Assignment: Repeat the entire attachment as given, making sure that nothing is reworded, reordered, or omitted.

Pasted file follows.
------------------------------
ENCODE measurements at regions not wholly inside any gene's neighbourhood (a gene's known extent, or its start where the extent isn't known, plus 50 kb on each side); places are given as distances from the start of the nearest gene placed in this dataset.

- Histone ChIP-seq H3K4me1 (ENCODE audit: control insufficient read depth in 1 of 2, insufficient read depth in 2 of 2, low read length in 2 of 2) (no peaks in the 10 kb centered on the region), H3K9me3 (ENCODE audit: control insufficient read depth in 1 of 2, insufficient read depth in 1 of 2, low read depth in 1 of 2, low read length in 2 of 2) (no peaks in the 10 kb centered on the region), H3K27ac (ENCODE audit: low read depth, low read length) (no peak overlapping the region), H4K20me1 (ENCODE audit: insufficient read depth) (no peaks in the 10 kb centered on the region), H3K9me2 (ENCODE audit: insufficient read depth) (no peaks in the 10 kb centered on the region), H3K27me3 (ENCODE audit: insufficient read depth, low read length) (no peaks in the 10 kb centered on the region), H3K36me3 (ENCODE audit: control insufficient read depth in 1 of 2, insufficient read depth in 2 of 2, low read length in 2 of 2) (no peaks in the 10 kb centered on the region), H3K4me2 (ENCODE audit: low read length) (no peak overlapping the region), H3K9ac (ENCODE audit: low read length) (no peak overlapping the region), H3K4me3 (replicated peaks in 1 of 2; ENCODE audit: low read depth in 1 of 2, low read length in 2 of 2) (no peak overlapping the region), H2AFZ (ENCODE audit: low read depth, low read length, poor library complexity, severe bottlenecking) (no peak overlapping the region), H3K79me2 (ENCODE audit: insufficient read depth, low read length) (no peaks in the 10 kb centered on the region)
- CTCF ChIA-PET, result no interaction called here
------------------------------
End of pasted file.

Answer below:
ENCODE measurements at regions not wholly inside any gene's neighbourhood (a gene's known extent, or its start where the extent isn't known, plus 50 kb on each side); places are given as distances from the start of the nearest gene placed in this dataset.

- Histone ChIP-seq H3K4me1 (ENCODE audit: control insufficient read depth in 1 of 2, insufficient read depth in 2 of 2, low read length in 2 of 2) (no peaks in the 10 kb centered on the region), H3K9me3 (ENCODE audit: control insufficient read depth in 1 of 2, insufficient read depth in 1 of 2, low read depth in 1 of 2, low read length in 2 of 2) (no peaks in the 10 kb centered on the region), H3K27ac (ENCODE audit: low read depth, low read length) (no peak overlapping the region), H4K20me1 (ENCODE audit: insufficient read depth) (no peaks in the 10 kb centered on the region), H3K9me2 (ENCODE audit: insufficient read depth) (no peaks in the 10 kb centered on the region), H3K27me3 (ENCODE audit: insufficient read depth, low read length) (no peaks in the 10 kb centered on the region), H3K36me3 (ENCODE audit: control insufficient read depth in 1 of 2, insufficient read depth in 2 of 2, low read length in 2 of 2) (no peaks in the 10 kb centered on the region), H3K4me2 (ENCODE audit: low read length) (no peak overlapping the region), H3K9ac (ENCODE audit: low read length) (no peak overlapping the region), H3K4me3 (replicated peaks in 1 of 2; ENCODE audit: low read depth in 1 of 2, low read length in 2 of 2) (no peak overlapping the region), H2AFZ (ENCODE audit: low read depth, low read length, poor library complexity, severe bottlenecking) (no peak overlapping the region), H3K79me2 (ENCODE audit: insufficient read depth, low read length) (no peaks in the 10 kb centered on the region)
- CTCF ChIA-PET, result no interaction called here